P. S. All Whiskies Delivered Express Prepaid in plain boxes if desired.
SEND ALL ORDERS TO
The Clerks ville Whiskey House
I e-N.B.-l gallon Cora Whukey
R3EUJ ZftQZLL .
-Beautiful line of new FALL DRESS
GOODS, TRIMMINGS, NOTIONS, Etc.,
Mercerized Henrietta Satteens, Pacific Serges,
Vicugna Cloths, Audrey Suitings, Cheviots,
Duchess Satins, Flanheletts, Cotton Flannels,
Percales, Ginghams, Shirtings, Bleachings, La- J
dies and Gents' Hosiery, Gloves, Underwear. Y
q Shoes and Notions of every description. Work 2
yv chirro for men and bovs. Cotton Battinc .m.l V
Sjm Vy mmm w " W - sr
Calicoes for bed quilts. . Nice line of stationery 6
-Box Paper, Envelopes, Writing Tablets, Etc.,
for the school children.
Full line of Staple and Fancy Groceries, Flour, v
Meat, Meal, Feedstuffs, Etc. Y
DQo TnKKWrJJASQDR, i
If The One On The Right You
Are Burnning Money.
If the one on the left your stove or range is working
properly it's an economical stove. But if it's a Buck's
its notonly economical, but giving the best of service,
a stove or range easy to operate and withal a stove or
The cost of operation is the cost to be considered
and cost of operation of any Buck's is from 1 -3 to 1 -4
- less than any other make. It-isn't the purchase price
of the stove that you buy that is to be considered but
that cost that is bound to follow the cost of operation.
A Buck's will save you many dollars in fuel money
The "Bock's" Store wim
The Latest Price List
CTlCTTT WlD?.. ...-.... -8.00
Old Cherry 8 years old 4.00
Port Wine- 2 50
Scuppernong Wine. ............... .................. .2. 50
Claret Wine. 2.25
Blackberry Wine.-. -....2.25
Holland Gin... - 3.00
Rose Gin - 2.50
French Brandy Per qt . 3.50
Can- Spring Rye 4 qts (bottled in bond IT.
. b. Government Stamp) -.....6.00
Green River Rye 4 qt.... t.. . 600.
Three Feathers Rye 4 qts . 8.00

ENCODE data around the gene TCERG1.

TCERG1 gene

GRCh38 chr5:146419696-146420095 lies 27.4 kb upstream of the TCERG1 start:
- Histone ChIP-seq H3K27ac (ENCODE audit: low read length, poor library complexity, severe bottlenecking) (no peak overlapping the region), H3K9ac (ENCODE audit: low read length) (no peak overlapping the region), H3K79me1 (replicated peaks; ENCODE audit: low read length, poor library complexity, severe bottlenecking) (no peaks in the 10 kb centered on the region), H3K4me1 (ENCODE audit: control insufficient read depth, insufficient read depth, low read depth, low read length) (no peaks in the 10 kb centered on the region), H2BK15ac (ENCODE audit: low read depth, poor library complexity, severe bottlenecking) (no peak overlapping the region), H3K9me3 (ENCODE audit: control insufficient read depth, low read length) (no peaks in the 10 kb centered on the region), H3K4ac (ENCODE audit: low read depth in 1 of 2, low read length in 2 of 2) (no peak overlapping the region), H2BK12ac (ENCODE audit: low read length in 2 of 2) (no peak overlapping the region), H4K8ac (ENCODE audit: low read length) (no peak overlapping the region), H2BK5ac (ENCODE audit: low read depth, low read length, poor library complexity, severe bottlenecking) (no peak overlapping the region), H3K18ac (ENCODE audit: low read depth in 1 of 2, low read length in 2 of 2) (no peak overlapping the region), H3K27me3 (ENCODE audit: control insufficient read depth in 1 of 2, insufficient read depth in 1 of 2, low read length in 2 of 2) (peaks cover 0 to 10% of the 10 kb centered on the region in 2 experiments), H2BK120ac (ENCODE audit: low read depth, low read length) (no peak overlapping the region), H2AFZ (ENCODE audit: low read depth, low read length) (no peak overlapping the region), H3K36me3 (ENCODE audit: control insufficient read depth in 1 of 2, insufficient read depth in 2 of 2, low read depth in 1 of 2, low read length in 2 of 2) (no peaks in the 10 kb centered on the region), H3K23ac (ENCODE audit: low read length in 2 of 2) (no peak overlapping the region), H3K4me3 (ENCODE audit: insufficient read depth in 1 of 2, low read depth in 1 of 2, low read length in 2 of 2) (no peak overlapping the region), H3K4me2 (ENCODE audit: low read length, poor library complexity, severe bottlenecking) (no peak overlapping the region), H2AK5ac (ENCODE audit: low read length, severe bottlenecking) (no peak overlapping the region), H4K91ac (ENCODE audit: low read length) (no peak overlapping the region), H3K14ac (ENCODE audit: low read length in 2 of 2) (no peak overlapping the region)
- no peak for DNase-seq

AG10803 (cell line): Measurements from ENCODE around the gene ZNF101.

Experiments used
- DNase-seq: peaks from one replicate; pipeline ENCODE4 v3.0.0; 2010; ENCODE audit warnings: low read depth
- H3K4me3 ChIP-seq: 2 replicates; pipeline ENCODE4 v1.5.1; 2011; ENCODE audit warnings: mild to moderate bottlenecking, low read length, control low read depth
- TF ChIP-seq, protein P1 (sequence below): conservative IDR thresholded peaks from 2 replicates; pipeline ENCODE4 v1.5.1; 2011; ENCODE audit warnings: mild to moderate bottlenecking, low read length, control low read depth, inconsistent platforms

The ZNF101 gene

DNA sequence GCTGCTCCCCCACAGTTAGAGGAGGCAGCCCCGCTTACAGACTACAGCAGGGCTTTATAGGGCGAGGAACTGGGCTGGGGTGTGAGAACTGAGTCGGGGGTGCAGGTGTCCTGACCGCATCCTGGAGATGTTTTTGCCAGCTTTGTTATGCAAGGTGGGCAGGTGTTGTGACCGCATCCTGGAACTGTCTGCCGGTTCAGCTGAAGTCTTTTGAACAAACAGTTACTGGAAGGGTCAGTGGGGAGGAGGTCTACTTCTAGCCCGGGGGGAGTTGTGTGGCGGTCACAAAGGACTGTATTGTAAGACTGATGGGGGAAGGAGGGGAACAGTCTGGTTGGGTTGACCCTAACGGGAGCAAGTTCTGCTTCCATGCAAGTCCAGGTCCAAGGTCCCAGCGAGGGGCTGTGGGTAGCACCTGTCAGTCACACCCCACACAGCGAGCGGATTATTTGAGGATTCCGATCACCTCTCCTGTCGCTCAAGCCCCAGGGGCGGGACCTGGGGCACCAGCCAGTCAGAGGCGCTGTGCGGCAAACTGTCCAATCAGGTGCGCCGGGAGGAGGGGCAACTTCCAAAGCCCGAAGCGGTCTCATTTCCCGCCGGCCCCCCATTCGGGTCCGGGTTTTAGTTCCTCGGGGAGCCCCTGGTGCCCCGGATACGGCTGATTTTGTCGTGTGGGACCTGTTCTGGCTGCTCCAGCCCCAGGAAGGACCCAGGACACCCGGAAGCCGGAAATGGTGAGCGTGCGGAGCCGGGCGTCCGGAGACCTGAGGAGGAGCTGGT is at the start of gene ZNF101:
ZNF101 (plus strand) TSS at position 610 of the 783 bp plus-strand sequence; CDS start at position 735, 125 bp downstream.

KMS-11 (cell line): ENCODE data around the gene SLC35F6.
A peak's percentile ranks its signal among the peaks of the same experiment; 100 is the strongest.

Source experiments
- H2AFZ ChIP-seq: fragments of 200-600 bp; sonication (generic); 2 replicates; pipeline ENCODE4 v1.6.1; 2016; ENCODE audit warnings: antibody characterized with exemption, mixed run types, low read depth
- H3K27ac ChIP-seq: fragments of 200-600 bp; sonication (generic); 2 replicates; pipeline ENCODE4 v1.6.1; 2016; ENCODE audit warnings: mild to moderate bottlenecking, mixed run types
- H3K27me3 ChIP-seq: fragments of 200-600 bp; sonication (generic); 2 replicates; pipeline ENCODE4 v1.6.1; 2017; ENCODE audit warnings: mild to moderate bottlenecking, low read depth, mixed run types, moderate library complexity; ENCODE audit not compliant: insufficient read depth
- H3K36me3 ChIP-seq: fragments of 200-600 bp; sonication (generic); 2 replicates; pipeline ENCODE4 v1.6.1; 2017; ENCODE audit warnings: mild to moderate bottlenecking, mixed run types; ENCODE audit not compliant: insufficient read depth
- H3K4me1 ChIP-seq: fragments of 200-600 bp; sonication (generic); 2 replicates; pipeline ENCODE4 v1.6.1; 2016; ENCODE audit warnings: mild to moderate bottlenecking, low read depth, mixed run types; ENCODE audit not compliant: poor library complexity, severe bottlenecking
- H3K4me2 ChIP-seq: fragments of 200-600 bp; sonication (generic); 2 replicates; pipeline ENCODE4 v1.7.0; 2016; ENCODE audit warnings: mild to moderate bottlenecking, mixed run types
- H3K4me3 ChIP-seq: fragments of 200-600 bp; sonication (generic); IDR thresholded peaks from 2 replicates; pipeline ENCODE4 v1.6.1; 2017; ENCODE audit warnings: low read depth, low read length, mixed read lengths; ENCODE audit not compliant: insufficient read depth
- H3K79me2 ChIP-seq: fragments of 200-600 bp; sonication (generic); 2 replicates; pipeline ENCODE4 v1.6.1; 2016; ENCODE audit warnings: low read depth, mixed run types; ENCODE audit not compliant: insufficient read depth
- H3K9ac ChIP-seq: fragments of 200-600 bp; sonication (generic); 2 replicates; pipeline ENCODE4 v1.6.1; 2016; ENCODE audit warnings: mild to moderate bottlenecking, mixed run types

Canadian Club 4 qts ....? A. DO
Old Prentice 4 qts . 6.00
Mums Rye 4 qts. ..6.00
Foil Drees 4 qts.- - R.00
Four Aces 4 qt rt.00
Echo Spring 4 qts 6.00
Mark Rogers 4 qt - 6.00
Jefferson Club 4 qts - 6.00
Gordon Rye 4 qU . -..6.00
Fit Hugh Lee 4 qt. 5 00
Bine Blood 4 qts -5.00
Montreal Malt whiskey 4 qts. 5 OO
Billy Baxter 4 qts - 4.00
Anderson Hub 4 qts. 4.00
Old Bob Barton 4 qts ; 4 50
Old Frsteher 4 qts... : 6.00
- Glarksville, Virginia..
100 prool and jug F. O B. ben 2.1S.
N. C. Jj
TEXT & P
v.. cn set Anything in Hardware
P CSLc, &c.
Jamestown Irinh whiskey 4 qt...
Dewer's Scotch 4 qts .j
Royal Arch 4 qts - t
Rooney's Malt 4 qts -rZ
Duffy's Malt 4 qts
Duffy's Malt bytbecaee
American Malt 4 qt.... -.
Casey Malt - : rt
Rose Valley Rye 4 qt Z
Glean Lilly Rye 4 qt JJ
Old Velvet4qts - .Z
G. P. R.4 qt. - JJiJ
Silus Dean 4 qts m
Old Henry 4 qts- -
Virginia Dare 4 qts j
St. Estpbe 4 qts
St. Jnlean 4 qt. j yi
Virrinia Claret 4 qt 5o
Imperial Sherry 8 years old. ' " yj
Domestic 4 qts j j
Alcohol bent grade 1 qt "" jS
Minnehaha 4 qt "" 4 J
Pocahontas 4 qts j 5
Imperial Blackberry 4 qt - j St
Scuppernong 4 qt.. " Jv
Blackberry Bran ly 4 qt 0
Extra DryMumm's 4 qt .
N. B. 1 aralloa corn whik-T 1 PJi
jog F. O. B. bore "